One rifle and a hundred bullets please

From my copy of Lambert’s Railway Miscellany, a delightful book well worth buying to dip into.

Blogposted by Mark, Man of TIN, 24 April 2018

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German Colonial Railways Southwest Africa WW1

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From Battles With Modeł Soldiers by Donald Featherstone (p.169). The final sentence reads used its crew and guns as a shore party to assist in the campaign.
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From Battles with Model Soldiers by Donald Featherstone (p. 176)

Back in 1970 when Donald Featherstone wrote Battles with Model Soldiers, a chapter on World War 1  gaming was quite unusual. He admits in the opening sentence of his WW2  chapter that “If World War 1 lacks its wargaming devotees then World War 2 certainly makes up for the deficiency.”

In his WW1 chapter he notes that “This open warfare of 1914 is about the only period of World War 1 on the Western Front that lends itself to campaigning with Model Soldiers” (p.167) and ” … seems merely to be an extension of ‘horse and musket’ warfare plus the added involvement of machine-gun sale together with more numerous and longer-range artillery.” (P.170)

As a young gamer in the late Seventies the only WWI figures I had access to were a precious handful of lively posed Airfix OOHO WWI figures, which were frustratingly only occasionally available. These would suffice only for the Western Front, admittedly at different time periods of soft caps and steel helmets.

Fortunately in the mid 1980s and recently online, I have bought a small handful of 15mm Peter Laing figures that would suit a WW1 African or Colonial campaign.

I recently redound this Roy Link article  on SW Africa in WW1 in my scrapbook.

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A lovely article from my scrapbook, originally in Continental Modeller.

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An interesting scenario for colonial or WW1,  Zwillinge Twin locos and all.

https://en.m.wikipedia.org/wiki/South_West_African_Zwillinge

These South African Railways photos give an idea of the dry terrain. More photographs of terrain, bridges, stations, Schutztruppe and South Africans  can be found in the German website http://www.klausdierks.com/Eisenbahnen/

and in English http://www.klausdierks.com/Namibia_Rail/annexure2.htm

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Interesting games scenario focus of a Plate girder bridge over a river for this Colonial German WW1 desert railway – easily demolished? Picture by South African Railways.

Lots of interesting games scenarios here, set in Southwest Africa, quite  similar to the Turkish Middle Eastern WW1 railway scenario that I played through recently in 2017.

https://manoftinblog.wordpress.com/2017/08/05/blowing-up-desert-trains/

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My 15mm “Blowing up Desert Trains” scenario set somewhere in WW1 in the Middle East. 

This German South West African area is also briefly covered in Railways and War Before 1918 (Mechanised warfare in colour)  by W.J.K. Davies and Denis Bishop, 1972. A superbly illustrated book, full of information, out of print but well worth tracking down second hand. A German Feldbahn o-8-oT  type loco developed in SW Africa and widely used in their thousands elsewhere  is shown (top) on the cover. A separate armoured water tender with ride-on troop escort was carried.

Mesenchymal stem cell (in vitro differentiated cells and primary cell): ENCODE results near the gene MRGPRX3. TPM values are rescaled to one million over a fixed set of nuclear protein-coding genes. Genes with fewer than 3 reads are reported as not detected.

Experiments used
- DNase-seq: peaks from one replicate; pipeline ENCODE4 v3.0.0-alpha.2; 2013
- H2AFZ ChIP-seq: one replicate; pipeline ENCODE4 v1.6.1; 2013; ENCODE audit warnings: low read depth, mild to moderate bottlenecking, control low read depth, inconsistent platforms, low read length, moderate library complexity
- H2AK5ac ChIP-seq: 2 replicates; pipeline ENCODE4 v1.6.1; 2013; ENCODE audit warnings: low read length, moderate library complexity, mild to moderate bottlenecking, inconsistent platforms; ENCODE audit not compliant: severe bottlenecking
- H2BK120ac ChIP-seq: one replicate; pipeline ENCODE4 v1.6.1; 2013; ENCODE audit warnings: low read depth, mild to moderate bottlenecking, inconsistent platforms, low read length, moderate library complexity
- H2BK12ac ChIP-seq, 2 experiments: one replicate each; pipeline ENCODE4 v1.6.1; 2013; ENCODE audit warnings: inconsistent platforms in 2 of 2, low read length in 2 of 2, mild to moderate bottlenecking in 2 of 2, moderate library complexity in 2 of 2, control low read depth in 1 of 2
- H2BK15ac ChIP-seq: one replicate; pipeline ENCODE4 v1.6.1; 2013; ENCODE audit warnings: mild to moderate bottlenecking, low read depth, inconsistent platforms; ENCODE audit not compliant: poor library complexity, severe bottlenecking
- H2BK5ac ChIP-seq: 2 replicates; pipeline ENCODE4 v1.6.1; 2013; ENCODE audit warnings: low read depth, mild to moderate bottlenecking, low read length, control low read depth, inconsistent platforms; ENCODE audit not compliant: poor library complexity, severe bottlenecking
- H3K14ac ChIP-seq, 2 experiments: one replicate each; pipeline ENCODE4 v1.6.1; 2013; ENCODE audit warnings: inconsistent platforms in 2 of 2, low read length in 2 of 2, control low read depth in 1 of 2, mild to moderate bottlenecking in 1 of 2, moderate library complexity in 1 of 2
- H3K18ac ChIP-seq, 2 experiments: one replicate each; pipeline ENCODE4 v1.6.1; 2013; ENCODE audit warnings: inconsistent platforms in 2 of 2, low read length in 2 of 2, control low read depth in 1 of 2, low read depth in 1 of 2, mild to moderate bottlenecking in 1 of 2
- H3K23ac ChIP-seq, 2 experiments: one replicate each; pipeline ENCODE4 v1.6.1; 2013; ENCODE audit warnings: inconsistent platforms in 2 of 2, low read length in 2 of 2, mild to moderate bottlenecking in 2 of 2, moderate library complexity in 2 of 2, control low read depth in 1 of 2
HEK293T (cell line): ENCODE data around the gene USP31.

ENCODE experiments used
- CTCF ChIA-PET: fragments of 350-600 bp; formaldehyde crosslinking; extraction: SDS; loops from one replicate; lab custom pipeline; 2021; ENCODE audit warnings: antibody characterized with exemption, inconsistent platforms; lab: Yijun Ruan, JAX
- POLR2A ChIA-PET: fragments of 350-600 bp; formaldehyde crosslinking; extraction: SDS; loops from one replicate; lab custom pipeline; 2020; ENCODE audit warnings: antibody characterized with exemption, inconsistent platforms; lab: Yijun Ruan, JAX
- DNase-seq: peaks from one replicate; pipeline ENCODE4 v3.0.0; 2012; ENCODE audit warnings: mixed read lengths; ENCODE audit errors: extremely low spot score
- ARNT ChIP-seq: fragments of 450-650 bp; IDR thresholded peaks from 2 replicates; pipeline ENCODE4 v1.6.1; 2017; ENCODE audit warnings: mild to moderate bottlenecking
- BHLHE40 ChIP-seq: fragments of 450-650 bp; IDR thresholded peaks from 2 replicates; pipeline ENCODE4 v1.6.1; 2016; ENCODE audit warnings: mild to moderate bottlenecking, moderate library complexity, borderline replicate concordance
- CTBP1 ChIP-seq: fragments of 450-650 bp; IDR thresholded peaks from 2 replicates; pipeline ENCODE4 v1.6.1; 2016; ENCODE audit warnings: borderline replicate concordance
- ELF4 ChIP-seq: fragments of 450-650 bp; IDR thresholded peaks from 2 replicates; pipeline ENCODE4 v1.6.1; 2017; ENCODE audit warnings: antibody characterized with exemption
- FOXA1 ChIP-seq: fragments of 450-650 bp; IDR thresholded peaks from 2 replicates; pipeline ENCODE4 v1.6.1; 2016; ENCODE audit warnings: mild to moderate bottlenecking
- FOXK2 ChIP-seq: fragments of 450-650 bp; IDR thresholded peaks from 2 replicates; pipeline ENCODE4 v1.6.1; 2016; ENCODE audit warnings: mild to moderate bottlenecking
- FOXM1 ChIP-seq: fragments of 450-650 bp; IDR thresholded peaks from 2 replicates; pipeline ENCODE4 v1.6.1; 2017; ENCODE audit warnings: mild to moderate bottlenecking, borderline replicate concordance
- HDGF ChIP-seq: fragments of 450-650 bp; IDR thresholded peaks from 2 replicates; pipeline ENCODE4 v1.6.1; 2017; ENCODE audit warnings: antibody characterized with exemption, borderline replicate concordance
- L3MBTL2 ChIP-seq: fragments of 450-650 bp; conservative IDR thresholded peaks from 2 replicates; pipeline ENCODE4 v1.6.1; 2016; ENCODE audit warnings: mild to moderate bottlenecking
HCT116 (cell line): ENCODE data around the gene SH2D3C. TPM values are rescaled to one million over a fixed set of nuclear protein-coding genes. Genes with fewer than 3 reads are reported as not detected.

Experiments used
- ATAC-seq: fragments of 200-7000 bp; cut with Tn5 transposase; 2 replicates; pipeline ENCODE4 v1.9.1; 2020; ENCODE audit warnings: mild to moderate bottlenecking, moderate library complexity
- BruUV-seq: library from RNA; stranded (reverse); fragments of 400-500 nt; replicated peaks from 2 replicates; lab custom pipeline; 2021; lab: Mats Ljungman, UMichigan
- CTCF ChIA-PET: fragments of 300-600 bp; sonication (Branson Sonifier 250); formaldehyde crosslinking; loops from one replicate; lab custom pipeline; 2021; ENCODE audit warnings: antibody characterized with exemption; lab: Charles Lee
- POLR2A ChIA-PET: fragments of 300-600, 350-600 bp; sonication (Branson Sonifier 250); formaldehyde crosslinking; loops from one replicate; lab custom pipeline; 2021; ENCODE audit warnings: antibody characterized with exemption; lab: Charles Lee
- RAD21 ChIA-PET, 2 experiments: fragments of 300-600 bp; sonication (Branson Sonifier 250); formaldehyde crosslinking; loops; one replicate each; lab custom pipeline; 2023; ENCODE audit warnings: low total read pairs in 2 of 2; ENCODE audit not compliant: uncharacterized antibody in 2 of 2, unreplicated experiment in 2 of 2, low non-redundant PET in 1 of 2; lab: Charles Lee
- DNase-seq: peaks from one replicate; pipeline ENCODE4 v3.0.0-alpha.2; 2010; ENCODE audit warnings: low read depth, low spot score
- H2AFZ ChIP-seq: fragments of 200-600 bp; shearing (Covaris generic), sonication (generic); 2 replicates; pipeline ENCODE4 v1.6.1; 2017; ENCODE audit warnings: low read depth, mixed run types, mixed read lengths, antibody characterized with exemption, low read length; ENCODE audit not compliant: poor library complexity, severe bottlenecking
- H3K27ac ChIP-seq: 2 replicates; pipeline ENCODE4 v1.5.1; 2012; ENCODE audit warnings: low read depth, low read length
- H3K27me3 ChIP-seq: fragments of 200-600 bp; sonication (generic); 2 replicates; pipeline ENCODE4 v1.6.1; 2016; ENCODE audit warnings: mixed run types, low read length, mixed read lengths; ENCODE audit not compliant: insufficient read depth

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Peter Laing 15mm figures produced a WW1 / Colonial range that would suit, sadly no longer available. I have some of these figures that would stand in for Schutztruppe, askaris and WWI British or South African troops.

Donald Featherstone mentions in his 1962 book War Games the possibility of an East African campaign scenario c. WW1  “Few collectors seem interested in World War 1, although there is much to be found in the Battles of 1914 and early 1915, before the war bogged down in a mass of trench warfare – a fascinating little campaign can be made of the German East African fighting in which native troops can be used.”

In reality and in any gaming scenario, the rail link to the SW African inland mines of copper and vanadium would be crucial to the allied of German war effort. 

What was the historic background to these Colonial German Railway in wartime? 

https://en.m.wikipedia.org/wiki/History_of_rail_transport_in_Namibia

The Namibian railway system dates from the time when Namibia was a colony of the German Empire known as German South West Africa.

This arid part of the African continent was not very productive for agriculture. Initially, overland transport was operated entirely by ox-cart. A small mining rail line opened at Cape Cross in 1895. Soon afterwards, the ox-cart transport system totally collapsed, in the wake of a rinderpest epidemic in 1897.

As it was necessary to react quickly to the now extremely precarious transport situation, decisions were made:

1. to build a railway line from the German port of Swakopmund to Windhoek

2. to use existing, 600 mm (1 ft 11 5⁄8 in) gauge military Feldbahn material